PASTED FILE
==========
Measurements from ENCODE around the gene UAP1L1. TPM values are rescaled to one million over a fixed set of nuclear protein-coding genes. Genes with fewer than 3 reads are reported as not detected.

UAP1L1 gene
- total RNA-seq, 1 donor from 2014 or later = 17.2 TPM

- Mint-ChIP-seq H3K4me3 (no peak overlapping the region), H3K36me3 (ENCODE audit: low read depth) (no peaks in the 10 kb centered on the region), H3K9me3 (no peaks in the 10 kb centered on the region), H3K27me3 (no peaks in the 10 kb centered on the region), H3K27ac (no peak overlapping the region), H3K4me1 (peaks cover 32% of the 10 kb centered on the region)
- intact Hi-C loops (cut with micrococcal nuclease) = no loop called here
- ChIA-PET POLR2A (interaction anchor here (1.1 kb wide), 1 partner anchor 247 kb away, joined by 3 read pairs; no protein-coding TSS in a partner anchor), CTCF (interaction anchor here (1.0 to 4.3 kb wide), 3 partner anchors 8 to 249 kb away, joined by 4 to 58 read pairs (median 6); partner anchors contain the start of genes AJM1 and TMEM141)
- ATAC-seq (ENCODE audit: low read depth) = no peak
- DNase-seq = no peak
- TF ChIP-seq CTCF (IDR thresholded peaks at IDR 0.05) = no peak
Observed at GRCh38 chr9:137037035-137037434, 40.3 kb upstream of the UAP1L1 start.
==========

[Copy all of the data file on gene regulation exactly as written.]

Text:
Measurements from ENCODE around the gene UAP1L1. TPM values are rescaled to one million over a fixed set of nuclear protein-coding genes. Genes with fewer than 3 reads are reported as not detected.

UAP1L1 gene
- total RNA-seq, 1 donor from 2014 or later = 17.2 TPM

- Mint-ChIP-seq H3K4me3 (no peak overlapping the region), H3K36me3 (ENCODE audit: low read depth) (no peaks in the 10 kb centered on the region), H3K9me3 (no peaks in the 10 kb centered on the region), H3K27me3 (no peaks in the 10 kb centered on the region), H3K27ac (no peak overlapping the region), H3K4me1 (peaks cover 32% of the 10 kb centered on the region)
- intact Hi-C loops (cut with micrococcal nuclease) = no loop called here
- ChIA-PET POLR2A (interaction anchor here (1.1 kb wide), 1 partner anchor 247 kb away, joined by 3 read pairs; no protein-coding TSS in a partner anchor), CTCF (interaction anchor here (1.0 to 4.3 kb wide), 3 partner anchors 8 to 249 kb away, joined by 4 to 58 read pairs (median 6); partner anchors contain the start of genes AJM1 and TMEM141)
- ATAC-seq (ENCODE audit: low read depth) = no peak
- DNase-seq = no peak
- TF ChIP-seq CTCF (IDR thresholded peaks at IDR 0.05) = no peak
Observed at GRCh38 chr9:137037035-137037434, 40.3 kb upstream of the UAP1L1 start.